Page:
Jenks City Manager urges citizens to stay positive

Jenks City Manager urges citizens to stay positive

Jenks City Manager Chris Shrout, along with Mayor Robert Lee and Chamber of Commerce President Josh Driskell left March 9 for Denver on a business trip.

The Jenks trio was traveling to Colorado to tour the Denver-area Simon Outlet Mall and talk with local officials to receive input on the Tulsa Premium Outlets Simon is building in Jenks.

At that time, the Coronavirus was just starting its spread across the country with one COVID-19 case in Tulsa County and one in the state of Colorado.

“We talked about whether or not we should go, but with the low number of cases at that time, we decided it would be okay,” Shrout said. “Two days later, we were heading to the Denver airport to come back home, there were only two confirmed cases in Tulsa County, but the state of Colorado had shot up to 33. That’s when we all looked at each other and said this might be a bigger problem and coming on faster than we had anticipated.”

Shrout decided it was time to call a meeting with department heads to discuss public safety and develop a plan to make sure they were prepared.

The first public safety meeting took place first thing in the morning on March 12.

“We discussed essential and non-essential employees and who could work from home,” Shrout said. “We put a game-plan together to make sure we were prepared, and we really stressed the issue. Not much had happened in Oklahoma at that point, but we wanted to be ready in case in got worse in Tulsa County. City Councilor Kaye Lynn deserves a lot of credit because she had been talking about this for a while. She was the first person to bring this to our attention back in February.”

Also, in that initial public safety meeting, discussion began on what to do with the Oklahoma Aquarium. Spring Break week was set to begin the following Monday, which is always one of the biggest weeks of the year for the Jenks facility.

The Oklahoma Aquarium remained open through the following weekend, but another meeting took place the morning of March 16 to discuss what to do with the facility with the Coronavirus sinking its teeth deeper into the country.

“We had an agonizing decision to make,” Shrout said. “We collectively decided it was best to shut down the aquarium indefinitely. Then, at the end of the day on that Monday, I sent an email to our department leaders telling them it was time to implement the plan we had developed in that first meeting the previous Thursday.”

The plan that was implemented was to limit the number of people who came to City Hall. The only departments that would operate normally would be Police, Fire, Public Works, Utility Billing and Building Inspection.

Also, the Oklahoma Aquarium employees that are responsible for keeping the animals alive would operate under normal hours.

The city employees who work in the finance, engineering, planning and other departments would all work from home.

“We want Jenks to continue to grow through all of this,” Shrout said. “That is why we are still operating and moving forward. We are taking the most common-sense approach with this. We are still providing city services, people can still apply for permits, pay their water bills, etc. The City Council has issued a ‘Shelter In Place’ order to our citizens. We are cautiously optimistic about all of this. We know we will be shut down and operating like this for a while.”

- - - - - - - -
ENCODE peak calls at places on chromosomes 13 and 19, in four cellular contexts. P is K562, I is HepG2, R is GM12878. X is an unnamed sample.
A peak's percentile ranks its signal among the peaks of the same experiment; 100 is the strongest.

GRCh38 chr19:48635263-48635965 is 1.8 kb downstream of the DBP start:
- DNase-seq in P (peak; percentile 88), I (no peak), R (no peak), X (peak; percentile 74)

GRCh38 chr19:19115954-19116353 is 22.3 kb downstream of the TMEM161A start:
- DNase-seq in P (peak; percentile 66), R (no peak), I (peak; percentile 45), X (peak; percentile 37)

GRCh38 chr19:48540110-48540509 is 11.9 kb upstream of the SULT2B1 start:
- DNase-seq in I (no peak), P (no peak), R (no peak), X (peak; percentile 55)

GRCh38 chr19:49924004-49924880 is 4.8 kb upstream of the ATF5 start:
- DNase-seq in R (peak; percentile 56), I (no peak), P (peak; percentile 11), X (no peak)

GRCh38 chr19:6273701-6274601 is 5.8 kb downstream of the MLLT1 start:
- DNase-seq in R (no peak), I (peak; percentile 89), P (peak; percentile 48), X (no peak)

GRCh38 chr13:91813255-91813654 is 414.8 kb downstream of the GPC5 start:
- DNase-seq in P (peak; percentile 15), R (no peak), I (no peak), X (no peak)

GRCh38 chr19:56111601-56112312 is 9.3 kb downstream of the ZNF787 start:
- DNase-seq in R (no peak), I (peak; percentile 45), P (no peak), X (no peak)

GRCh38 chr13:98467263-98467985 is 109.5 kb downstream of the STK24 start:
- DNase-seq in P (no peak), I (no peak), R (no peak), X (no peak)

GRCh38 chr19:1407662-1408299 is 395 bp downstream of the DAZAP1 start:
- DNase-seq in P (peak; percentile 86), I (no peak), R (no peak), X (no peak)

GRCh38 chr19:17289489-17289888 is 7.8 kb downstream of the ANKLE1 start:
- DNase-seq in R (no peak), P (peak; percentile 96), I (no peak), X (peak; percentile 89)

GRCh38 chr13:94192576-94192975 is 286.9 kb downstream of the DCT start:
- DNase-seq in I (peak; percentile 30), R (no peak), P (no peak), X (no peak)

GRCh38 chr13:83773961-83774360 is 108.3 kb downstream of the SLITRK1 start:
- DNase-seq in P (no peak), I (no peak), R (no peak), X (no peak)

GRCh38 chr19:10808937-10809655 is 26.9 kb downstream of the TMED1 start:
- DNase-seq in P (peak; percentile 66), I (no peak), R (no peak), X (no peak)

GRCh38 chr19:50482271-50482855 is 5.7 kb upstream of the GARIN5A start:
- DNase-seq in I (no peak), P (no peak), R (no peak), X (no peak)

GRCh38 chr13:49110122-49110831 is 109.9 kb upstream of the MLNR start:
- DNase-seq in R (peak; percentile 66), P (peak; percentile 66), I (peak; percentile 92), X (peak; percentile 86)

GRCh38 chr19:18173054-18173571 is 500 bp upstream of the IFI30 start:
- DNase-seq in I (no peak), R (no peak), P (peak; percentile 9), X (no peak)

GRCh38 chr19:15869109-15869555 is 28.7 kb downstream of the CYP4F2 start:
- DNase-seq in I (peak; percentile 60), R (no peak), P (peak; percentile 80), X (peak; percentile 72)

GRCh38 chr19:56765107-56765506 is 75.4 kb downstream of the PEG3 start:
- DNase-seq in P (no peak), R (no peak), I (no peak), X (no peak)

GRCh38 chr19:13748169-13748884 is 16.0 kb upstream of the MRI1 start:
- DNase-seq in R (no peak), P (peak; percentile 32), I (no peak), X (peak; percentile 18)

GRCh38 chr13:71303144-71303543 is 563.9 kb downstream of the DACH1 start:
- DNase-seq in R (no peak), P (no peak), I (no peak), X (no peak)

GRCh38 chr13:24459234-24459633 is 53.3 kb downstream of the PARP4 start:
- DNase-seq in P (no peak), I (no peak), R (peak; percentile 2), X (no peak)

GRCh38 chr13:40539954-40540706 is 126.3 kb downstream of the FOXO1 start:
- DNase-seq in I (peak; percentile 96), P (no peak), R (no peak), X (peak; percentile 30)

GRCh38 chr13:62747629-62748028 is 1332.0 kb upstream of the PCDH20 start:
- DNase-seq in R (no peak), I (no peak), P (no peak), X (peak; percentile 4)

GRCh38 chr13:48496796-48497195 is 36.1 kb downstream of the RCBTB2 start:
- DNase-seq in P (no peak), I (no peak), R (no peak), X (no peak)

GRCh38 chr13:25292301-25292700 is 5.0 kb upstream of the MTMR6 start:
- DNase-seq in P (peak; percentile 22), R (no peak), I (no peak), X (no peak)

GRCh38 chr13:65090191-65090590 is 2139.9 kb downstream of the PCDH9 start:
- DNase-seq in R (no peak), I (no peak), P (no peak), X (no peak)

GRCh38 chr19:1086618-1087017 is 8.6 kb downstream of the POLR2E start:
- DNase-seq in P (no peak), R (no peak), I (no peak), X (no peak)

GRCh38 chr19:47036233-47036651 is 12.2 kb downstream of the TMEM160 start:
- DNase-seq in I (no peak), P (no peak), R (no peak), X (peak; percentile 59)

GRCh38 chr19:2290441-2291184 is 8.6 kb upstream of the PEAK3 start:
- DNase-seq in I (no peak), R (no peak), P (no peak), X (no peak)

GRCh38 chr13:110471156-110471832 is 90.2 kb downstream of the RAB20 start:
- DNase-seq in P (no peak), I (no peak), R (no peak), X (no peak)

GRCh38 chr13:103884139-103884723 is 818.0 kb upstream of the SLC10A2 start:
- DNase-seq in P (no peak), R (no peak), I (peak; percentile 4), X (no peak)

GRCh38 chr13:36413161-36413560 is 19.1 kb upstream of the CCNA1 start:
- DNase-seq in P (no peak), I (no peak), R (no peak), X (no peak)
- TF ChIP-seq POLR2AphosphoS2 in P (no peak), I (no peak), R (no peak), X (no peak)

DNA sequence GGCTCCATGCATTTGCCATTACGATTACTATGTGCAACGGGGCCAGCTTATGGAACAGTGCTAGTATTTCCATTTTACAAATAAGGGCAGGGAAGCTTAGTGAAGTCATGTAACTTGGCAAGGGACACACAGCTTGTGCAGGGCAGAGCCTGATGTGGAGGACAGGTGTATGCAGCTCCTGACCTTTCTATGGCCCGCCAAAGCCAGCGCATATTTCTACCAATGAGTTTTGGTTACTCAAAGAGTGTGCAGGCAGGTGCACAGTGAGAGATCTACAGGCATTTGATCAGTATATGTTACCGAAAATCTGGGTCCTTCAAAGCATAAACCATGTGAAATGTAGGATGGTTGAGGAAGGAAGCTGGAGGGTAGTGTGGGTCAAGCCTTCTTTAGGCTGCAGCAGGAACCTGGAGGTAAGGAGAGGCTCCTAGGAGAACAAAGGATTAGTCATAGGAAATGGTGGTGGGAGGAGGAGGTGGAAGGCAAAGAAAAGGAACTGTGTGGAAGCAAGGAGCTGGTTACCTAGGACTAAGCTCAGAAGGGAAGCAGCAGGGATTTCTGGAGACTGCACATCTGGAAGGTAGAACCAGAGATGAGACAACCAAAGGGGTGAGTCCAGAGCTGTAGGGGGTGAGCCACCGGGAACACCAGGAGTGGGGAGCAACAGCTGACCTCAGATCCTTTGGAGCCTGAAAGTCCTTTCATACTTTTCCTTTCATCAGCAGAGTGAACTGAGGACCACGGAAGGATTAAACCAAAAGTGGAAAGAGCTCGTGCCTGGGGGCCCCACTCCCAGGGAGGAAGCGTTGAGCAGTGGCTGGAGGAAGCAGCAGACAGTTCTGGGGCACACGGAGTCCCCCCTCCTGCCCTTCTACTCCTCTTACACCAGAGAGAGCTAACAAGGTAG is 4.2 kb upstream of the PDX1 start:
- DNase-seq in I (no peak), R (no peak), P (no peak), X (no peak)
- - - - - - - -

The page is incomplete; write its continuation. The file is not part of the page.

With people being forced to stay home, the local economy will take a hit.

“We know the businesses are hurting because of this,” Shrout said. “We are doing all we can to support them. We are encouraging people to spend money at local businesses that are still open. If the aquarium stays closed throughout the month of April, we anticipate losing more than $1 million in revenue, but we still have expenses to pay. We are still moving forward with City Council meetings, Planning Commission meetings and Board of Adjustment meetings. We are just doing it as remotely as possible. As soon as it is clear that it is safe to open up, we will open back up.”

Shrout said he anticipates the city operating this way through at least the end of April unless something drastically changes for the better. He said it his hope to move forward as soon as it is possible.

“I think the economy will rebound from this. People are sitting at home right now wishing they could go out and eat at a restaurant. These decisions are very difficult because we want to promote the health and well-being of our citizens, but also promote economic growth and development. Our plan is to continue all the development that has been planned and continue working on the projects we have been working on for a while now.”

Shrout said he wants Jenks citizens to remain positive throughout this crisis and remember they are not alone.

“We are all in this together. We are all going to deal with this together. We are all going to come out this together. We are going to be stronger because of it. It is unfortunate that we have to deal with this, but we are Americans and we are resilient people. We find ways to help each other. You can focus on the negative, but there is plenty of good news and people are showing their humanity throughout this process.”

Kyle Salomon

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